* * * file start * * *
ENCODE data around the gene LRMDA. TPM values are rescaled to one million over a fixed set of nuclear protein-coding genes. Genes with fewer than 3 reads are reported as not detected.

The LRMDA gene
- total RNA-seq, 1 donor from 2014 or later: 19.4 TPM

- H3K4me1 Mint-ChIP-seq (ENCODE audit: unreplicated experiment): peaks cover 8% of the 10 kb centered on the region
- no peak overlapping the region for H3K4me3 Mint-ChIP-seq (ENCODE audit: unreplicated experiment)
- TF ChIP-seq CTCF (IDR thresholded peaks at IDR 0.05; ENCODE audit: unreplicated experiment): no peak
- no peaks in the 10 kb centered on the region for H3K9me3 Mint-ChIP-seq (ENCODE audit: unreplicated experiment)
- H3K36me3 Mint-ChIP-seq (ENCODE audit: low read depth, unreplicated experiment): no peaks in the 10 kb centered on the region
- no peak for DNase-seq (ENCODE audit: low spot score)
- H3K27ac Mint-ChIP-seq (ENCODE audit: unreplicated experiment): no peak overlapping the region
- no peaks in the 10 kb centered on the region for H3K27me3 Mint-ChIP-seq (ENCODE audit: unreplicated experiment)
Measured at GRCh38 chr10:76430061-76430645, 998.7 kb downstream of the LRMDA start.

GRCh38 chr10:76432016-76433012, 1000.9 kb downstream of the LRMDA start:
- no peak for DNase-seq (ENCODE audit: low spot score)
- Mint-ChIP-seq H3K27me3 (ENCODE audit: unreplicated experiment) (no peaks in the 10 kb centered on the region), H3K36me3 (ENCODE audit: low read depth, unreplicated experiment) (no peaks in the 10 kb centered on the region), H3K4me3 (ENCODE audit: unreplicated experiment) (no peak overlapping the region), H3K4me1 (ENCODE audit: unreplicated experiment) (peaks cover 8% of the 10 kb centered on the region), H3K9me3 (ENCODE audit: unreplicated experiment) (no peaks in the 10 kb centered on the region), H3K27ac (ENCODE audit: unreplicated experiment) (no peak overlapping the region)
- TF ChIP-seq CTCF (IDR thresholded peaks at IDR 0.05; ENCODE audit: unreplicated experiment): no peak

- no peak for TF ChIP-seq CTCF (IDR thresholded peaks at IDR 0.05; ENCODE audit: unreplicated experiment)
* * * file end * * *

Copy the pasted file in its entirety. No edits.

ENCODE data around the gene LRMDA. TPM values are rescaled to one million over a fixed set of nuclear protein-coding genes. Genes with fewer than 3 reads are reported as not detected.

The LRMDA gene
- total RNA-seq, 1 donor from 2014 or later: 19.4 TPM

- H3K4me1 Mint-ChIP-seq (ENCODE audit: unreplicated experiment): peaks cover 8% of the 10 kb centered on the region
- no peak overlapping the region for H3K4me3 Mint-ChIP-seq (ENCODE audit: unreplicated experiment)
- TF ChIP-seq CTCF (IDR thresholded peaks at IDR 0.05; ENCODE audit: unreplicated experiment): no peak
- no peaks in the 10 kb centered on the region for H3K9me3 Mint-ChIP-seq (ENCODE audit: unreplicated experiment)
- H3K36me3 Mint-ChIP-seq (ENCODE audit: low read depth, unreplicated experiment): no peaks in the 10 kb centered on the region
- no peak for DNase-seq (ENCODE audit: low spot score)
- H3K27ac Mint-ChIP-seq (ENCODE audit: unreplicated experiment): no peak overlapping the region
- no peaks in the 10 kb centered on the region for H3K27me3 Mint-ChIP-seq (ENCODE audit: unreplicated experiment)
Measured at GRCh38 chr10:76430061-76430645, 998.7 kb downstream of the LRMDA start.

GRCh38 chr10:76432016-76433012, 1000.9 kb downstream of the LRMDA start:
- no peak for DNase-seq (ENCODE audit: low spot score)
- Mint-ChIP-seq H3K27me3 (ENCODE audit: unreplicated experiment) (no peaks in the 10 kb centered on the region), H3K36me3 (ENCODE audit: low read depth, unreplicated experiment) (no peaks in the 10 kb centered on the region), H3K4me3 (ENCODE audit: unreplicated experiment) (no peak overlapping the region), H3K4me1 (ENCODE audit: unreplicated experiment) (peaks cover 8% of the 10 kb centered on the region), H3K9me3 (ENCODE audit: unreplicated experiment) (no peaks in the 10 kb centered on the region), H3K27ac (ENCODE audit: unreplicated experiment) (no peak overlapping the region)
- TF ChIP-seq CTCF (IDR thresholded peaks at IDR 0.05; ENCODE audit: unreplicated experiment): no peak

- no peak for TF ChIP-seq CTCF (IDR thresholded peaks at IDR 0.05; ENCODE audit: unreplicated experiment)